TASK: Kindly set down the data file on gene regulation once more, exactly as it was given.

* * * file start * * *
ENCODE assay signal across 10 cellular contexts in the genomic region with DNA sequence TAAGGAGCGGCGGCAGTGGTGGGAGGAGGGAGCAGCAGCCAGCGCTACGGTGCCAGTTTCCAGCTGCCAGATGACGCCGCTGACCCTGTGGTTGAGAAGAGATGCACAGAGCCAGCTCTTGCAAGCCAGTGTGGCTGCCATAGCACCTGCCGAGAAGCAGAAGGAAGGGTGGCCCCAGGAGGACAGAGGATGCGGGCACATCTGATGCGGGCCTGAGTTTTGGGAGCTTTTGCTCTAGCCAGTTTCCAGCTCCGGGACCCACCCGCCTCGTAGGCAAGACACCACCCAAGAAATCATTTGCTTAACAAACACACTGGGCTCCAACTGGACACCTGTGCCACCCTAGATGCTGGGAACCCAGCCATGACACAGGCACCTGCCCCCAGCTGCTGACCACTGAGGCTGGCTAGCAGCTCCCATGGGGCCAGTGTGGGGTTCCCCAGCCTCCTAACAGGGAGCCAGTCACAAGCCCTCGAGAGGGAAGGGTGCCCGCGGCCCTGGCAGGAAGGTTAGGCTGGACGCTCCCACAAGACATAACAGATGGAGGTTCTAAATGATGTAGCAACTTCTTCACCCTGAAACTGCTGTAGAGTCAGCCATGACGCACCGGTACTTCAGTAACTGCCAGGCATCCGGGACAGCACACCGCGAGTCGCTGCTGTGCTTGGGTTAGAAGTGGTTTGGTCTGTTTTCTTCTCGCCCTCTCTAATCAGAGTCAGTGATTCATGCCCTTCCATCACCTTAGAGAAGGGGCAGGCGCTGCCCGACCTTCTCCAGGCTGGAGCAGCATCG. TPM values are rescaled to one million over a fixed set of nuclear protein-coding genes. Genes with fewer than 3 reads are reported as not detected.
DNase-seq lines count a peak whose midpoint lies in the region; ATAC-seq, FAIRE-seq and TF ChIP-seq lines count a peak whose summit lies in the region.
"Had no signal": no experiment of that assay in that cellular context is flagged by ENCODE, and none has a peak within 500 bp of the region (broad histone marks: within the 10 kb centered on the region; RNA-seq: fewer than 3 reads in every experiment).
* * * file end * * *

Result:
ENCODE assay signal across 10 cellular contexts in the genomic region with DNA sequence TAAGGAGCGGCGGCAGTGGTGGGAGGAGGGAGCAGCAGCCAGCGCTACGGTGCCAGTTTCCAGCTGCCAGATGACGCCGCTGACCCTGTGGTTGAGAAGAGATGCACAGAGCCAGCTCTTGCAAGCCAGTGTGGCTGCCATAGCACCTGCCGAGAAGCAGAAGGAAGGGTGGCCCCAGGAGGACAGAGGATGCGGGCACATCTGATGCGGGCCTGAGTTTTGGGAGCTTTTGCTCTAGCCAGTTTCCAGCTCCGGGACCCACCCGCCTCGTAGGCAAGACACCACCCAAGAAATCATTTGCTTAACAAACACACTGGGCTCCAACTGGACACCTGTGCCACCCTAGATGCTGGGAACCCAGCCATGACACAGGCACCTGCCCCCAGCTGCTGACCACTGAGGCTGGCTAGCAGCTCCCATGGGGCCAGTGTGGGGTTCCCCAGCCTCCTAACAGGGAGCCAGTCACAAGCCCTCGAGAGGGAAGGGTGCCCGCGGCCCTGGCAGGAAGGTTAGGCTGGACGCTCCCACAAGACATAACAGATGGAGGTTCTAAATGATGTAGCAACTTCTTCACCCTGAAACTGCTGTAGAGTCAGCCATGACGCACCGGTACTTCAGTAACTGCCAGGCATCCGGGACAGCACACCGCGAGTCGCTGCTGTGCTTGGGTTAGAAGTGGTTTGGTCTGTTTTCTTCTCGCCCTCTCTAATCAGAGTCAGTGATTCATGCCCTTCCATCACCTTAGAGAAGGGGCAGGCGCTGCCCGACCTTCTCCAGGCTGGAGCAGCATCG. TPM values are rescaled to one million over a fixed set of nuclear protein-coding genes. Genes with fewer than 3 reads are reported as not detected.
DNase-seq lines count a peak whose midpoint lies in the region; ATAC-seq, FAIRE-seq and TF ChIP-seq lines count a peak whose summit lies in the region.
"Had no signal": no experiment of that assay in that cellular context is flagged by ENCODE, and none has a peak within 500 bp of the region (broad histone marks: within the 10 kb centered on the region; RNA-seq: fewer than 3 reads in every experiment).